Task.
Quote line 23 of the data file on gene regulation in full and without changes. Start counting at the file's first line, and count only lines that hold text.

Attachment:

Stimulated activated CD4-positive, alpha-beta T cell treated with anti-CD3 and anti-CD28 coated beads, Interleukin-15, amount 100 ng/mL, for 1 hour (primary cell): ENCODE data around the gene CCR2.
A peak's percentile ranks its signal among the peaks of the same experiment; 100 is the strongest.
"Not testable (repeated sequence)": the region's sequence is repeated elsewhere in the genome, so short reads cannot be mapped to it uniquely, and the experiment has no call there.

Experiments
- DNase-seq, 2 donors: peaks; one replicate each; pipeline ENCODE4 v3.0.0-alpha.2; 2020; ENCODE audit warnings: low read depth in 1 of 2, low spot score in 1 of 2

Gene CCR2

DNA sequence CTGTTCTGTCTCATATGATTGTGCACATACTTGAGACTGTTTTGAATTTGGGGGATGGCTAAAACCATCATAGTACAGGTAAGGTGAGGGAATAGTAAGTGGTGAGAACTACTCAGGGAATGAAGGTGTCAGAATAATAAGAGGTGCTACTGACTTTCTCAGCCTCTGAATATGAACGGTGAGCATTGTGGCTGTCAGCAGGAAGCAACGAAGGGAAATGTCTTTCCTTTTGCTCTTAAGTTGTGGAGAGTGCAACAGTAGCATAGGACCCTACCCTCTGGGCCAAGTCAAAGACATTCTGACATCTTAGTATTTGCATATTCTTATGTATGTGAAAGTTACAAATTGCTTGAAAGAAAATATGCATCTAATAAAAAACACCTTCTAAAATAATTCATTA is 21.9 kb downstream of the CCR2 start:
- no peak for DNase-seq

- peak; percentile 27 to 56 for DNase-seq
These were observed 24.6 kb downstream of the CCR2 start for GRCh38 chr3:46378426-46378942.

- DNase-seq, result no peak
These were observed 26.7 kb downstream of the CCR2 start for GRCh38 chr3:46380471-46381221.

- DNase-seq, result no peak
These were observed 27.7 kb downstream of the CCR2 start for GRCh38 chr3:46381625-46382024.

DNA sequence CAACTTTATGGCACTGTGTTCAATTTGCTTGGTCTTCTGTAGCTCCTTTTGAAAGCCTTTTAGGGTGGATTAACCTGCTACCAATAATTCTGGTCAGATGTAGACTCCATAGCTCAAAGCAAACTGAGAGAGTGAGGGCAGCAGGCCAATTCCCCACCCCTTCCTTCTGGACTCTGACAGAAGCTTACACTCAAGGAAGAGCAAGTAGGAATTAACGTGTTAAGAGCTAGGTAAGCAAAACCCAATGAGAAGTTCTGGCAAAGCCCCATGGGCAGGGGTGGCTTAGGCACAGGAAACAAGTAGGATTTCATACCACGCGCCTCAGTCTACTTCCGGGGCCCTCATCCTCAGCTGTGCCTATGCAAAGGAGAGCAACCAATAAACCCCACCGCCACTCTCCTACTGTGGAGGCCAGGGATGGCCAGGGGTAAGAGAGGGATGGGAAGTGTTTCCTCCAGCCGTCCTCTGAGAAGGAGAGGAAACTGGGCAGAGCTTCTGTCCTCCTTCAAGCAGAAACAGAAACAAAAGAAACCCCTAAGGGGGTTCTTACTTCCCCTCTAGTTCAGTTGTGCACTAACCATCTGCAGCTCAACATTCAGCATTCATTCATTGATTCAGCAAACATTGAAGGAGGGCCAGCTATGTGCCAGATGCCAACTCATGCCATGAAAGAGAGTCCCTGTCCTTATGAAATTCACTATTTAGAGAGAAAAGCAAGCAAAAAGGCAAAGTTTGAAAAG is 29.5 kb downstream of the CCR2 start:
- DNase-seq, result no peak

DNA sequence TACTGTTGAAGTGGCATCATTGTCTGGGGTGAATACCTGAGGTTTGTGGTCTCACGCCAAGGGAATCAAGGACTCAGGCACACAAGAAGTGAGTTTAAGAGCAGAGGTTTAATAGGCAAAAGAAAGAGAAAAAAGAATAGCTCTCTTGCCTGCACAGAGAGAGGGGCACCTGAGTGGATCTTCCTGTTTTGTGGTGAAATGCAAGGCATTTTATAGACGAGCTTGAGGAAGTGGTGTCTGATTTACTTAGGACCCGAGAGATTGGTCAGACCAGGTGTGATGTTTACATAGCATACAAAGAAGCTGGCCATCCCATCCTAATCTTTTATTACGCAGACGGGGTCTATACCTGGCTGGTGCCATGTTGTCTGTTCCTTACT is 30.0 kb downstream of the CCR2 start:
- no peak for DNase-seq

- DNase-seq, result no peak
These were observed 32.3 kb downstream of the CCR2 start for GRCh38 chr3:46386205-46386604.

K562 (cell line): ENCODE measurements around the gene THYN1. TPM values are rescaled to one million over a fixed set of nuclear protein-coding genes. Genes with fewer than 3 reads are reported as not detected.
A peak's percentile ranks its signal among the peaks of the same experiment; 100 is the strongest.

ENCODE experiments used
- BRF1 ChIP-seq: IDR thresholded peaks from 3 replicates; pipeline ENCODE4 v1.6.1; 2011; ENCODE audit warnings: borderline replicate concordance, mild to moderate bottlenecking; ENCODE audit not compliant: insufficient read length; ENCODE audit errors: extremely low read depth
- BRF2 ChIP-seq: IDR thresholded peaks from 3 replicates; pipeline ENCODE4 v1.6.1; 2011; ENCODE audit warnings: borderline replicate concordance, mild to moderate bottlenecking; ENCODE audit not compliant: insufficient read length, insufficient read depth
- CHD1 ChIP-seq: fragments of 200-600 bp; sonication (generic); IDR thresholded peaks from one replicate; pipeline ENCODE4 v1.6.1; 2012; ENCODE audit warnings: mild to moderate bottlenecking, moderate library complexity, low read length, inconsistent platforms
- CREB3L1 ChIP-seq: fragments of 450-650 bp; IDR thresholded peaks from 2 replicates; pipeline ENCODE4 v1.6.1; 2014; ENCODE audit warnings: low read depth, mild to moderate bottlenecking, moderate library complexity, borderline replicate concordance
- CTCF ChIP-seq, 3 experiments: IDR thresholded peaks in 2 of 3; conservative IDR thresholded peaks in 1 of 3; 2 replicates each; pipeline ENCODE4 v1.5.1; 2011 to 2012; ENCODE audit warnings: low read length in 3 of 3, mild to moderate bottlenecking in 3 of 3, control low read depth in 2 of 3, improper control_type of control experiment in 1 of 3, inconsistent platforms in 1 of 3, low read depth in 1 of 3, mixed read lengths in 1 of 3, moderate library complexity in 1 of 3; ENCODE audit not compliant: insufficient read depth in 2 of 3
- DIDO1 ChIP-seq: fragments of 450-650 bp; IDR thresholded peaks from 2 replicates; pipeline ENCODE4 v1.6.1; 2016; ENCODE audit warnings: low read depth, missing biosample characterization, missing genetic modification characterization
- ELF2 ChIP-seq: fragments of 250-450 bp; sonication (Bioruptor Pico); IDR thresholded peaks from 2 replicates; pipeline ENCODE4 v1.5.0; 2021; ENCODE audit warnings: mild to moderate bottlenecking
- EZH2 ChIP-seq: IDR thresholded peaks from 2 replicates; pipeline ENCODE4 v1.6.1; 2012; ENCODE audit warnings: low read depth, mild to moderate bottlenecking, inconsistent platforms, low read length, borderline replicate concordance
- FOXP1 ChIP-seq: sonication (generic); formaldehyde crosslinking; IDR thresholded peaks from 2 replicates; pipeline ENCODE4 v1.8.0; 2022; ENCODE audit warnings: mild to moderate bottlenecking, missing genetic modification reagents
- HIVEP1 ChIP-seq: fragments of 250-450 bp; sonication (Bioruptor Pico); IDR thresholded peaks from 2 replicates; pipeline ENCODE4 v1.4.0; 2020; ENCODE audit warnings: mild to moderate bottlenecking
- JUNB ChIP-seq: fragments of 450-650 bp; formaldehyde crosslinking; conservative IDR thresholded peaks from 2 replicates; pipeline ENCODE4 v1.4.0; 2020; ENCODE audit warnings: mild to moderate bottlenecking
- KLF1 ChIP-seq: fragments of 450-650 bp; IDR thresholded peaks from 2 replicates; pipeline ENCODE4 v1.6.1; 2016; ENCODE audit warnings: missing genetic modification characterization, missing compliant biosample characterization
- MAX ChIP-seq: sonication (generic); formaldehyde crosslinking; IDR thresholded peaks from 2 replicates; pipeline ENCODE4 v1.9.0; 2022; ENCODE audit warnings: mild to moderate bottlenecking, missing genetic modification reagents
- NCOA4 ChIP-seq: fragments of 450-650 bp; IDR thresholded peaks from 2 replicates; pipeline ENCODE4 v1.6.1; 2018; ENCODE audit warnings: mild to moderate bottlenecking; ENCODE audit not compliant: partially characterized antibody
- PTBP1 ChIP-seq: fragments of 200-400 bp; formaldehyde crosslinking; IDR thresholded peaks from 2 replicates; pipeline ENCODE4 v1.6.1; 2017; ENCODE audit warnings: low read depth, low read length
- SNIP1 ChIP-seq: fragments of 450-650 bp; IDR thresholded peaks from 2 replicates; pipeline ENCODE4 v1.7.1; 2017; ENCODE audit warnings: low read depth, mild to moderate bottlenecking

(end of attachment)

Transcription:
ENCODE experiments used